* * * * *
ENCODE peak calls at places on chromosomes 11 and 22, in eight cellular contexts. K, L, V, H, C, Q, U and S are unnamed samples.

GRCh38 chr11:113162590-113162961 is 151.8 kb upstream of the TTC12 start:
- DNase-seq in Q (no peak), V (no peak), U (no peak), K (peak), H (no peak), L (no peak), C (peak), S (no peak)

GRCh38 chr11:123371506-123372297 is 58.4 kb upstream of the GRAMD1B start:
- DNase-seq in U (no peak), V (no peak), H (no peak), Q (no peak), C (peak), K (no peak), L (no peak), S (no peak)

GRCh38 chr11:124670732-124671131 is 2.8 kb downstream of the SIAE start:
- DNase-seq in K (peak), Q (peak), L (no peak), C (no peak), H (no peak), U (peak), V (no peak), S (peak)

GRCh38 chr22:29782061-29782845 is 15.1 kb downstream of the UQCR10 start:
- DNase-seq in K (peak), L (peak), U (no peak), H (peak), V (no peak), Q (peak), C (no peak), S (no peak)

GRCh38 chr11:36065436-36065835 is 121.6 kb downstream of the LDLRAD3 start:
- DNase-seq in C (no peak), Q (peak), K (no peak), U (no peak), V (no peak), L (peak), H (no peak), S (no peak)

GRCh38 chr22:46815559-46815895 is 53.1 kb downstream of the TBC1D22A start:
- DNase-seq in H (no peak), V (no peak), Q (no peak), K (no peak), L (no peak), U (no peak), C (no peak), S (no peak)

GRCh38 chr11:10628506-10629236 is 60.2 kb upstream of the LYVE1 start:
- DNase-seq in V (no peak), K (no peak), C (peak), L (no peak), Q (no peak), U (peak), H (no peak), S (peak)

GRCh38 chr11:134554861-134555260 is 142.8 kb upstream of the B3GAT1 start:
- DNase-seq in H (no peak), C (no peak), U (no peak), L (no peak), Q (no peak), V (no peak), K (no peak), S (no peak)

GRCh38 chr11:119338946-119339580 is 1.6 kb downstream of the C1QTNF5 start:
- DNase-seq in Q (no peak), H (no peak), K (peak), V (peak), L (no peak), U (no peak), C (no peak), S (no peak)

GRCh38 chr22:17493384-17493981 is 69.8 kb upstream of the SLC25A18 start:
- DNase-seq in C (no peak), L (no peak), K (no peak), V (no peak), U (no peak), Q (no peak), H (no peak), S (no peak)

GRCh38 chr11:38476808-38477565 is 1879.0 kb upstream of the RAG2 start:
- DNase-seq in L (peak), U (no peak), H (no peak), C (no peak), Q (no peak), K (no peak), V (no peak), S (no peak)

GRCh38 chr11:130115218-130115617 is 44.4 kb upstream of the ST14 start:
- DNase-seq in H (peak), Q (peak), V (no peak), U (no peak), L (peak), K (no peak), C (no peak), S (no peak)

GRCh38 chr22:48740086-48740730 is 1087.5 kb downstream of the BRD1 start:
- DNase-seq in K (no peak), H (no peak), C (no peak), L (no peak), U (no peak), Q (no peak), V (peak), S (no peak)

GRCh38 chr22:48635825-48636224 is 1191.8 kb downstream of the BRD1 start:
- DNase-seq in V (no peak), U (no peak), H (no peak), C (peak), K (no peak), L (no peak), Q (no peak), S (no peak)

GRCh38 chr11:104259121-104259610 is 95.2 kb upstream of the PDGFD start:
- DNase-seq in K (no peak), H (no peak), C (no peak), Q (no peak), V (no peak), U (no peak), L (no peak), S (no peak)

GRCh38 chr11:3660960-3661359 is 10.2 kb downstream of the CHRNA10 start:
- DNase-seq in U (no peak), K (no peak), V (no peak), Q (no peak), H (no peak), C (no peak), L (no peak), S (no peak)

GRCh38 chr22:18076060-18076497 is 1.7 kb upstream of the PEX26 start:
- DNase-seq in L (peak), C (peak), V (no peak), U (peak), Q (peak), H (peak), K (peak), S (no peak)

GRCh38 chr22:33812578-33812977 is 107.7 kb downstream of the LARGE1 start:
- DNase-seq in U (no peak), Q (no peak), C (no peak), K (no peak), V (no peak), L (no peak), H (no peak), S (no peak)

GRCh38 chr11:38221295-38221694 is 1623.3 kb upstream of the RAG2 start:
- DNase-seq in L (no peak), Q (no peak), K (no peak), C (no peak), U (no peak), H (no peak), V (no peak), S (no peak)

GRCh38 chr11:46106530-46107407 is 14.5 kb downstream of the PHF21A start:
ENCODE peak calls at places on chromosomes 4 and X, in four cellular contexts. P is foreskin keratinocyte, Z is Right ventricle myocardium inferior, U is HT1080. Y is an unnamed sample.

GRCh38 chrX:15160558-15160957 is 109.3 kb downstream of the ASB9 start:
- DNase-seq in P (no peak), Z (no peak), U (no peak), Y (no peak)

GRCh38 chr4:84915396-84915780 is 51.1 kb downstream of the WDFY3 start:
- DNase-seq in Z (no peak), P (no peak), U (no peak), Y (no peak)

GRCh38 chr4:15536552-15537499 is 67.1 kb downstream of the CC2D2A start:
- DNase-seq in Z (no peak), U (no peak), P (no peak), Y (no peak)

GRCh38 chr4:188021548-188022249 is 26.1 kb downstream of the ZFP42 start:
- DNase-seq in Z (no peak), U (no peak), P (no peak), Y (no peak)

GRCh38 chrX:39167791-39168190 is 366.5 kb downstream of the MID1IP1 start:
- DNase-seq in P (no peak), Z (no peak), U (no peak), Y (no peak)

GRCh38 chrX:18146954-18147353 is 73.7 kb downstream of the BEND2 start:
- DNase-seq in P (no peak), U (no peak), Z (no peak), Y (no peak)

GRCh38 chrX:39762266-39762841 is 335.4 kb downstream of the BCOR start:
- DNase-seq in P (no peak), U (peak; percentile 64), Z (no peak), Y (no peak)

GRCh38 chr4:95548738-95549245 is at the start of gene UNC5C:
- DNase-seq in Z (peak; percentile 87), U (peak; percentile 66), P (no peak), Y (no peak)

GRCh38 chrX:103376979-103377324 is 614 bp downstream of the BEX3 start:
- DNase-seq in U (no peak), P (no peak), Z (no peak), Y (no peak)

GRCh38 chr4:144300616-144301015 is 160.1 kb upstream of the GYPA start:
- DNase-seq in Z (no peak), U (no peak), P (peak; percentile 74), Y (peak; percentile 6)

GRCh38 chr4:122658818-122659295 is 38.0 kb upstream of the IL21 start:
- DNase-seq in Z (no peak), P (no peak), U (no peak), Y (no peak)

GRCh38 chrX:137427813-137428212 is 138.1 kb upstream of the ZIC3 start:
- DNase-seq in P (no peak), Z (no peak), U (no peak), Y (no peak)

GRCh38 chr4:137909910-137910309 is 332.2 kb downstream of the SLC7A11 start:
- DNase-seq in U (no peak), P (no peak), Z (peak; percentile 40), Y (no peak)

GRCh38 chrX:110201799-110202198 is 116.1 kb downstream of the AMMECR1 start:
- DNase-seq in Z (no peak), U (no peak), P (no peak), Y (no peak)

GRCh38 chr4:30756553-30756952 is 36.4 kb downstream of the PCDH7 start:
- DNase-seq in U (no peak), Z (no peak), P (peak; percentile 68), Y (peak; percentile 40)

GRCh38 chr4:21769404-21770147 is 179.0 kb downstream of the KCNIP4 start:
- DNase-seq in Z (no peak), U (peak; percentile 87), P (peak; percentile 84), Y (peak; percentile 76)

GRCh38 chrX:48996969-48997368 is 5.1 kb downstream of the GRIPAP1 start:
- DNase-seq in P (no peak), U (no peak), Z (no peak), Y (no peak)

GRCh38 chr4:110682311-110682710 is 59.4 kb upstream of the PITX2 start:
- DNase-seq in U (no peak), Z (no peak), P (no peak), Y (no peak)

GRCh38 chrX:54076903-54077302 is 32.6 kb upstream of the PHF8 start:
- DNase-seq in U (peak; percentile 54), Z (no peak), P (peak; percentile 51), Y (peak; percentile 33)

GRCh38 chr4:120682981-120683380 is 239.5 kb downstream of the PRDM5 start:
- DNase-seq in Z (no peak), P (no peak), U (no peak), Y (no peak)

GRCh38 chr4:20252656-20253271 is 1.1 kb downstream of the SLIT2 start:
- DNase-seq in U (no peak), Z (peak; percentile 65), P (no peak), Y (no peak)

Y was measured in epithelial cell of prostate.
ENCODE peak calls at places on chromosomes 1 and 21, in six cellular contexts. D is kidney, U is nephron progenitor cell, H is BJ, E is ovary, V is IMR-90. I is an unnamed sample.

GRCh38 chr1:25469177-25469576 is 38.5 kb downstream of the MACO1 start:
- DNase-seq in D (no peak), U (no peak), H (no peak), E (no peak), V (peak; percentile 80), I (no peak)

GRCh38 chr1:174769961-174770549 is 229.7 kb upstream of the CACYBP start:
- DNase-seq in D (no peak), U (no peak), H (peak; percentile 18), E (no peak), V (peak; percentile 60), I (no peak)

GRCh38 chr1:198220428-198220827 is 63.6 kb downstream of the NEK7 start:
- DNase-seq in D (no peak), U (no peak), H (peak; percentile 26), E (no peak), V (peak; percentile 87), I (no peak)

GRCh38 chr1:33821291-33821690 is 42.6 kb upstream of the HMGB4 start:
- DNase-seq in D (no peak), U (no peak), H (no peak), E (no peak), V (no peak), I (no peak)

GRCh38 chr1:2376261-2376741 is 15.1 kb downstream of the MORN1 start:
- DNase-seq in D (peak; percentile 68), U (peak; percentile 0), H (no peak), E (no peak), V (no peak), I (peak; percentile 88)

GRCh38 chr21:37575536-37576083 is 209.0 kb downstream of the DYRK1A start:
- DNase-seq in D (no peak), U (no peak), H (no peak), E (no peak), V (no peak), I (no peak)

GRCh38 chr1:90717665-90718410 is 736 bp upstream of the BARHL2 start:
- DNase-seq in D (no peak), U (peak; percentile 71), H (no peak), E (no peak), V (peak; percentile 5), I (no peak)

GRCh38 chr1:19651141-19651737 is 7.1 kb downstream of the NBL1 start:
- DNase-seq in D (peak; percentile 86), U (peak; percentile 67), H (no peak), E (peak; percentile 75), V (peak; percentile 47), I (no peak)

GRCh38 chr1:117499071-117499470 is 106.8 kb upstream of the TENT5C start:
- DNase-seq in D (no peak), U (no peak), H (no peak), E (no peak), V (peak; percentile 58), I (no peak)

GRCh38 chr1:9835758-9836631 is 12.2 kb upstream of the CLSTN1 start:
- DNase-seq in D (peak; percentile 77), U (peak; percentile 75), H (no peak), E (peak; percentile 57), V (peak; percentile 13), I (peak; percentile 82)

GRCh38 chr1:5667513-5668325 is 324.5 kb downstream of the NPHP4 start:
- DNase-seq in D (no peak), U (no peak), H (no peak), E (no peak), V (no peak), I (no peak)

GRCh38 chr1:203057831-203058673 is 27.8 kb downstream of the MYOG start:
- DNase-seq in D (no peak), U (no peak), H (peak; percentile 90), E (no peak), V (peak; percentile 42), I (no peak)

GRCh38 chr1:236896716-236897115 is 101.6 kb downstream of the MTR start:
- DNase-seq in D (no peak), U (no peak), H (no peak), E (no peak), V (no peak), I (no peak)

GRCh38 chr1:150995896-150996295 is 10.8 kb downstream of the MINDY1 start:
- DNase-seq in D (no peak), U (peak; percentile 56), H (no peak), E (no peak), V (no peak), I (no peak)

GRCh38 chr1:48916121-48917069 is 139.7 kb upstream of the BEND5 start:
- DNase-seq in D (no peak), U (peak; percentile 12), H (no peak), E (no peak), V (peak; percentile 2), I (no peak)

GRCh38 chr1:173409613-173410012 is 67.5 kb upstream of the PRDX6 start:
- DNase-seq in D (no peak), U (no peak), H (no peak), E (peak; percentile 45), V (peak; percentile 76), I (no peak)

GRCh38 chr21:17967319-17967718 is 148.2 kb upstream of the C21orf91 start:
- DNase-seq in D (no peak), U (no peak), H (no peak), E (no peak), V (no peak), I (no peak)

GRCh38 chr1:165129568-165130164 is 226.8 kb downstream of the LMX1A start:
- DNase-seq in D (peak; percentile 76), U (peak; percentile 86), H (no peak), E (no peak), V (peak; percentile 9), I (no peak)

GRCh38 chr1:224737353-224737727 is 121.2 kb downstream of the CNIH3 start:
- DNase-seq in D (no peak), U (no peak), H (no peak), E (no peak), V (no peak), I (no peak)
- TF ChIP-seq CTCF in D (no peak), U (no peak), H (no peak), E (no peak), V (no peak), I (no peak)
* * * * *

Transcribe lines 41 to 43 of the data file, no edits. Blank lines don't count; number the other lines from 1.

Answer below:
ENCODE peak calls at places on chromosomes 4 and X, in four cellular contexts. P is foreskin keratinocyte, Z is Right ventricle myocardium inferior, U is HT1080. Y is an unnamed sample.

GRCh38 chrX:15160558-15160957 is 109.3 kb downstream of the ASB9 start:
- DNase-seq in P (no peak), Z (no peak), U (no peak), Y (no peak)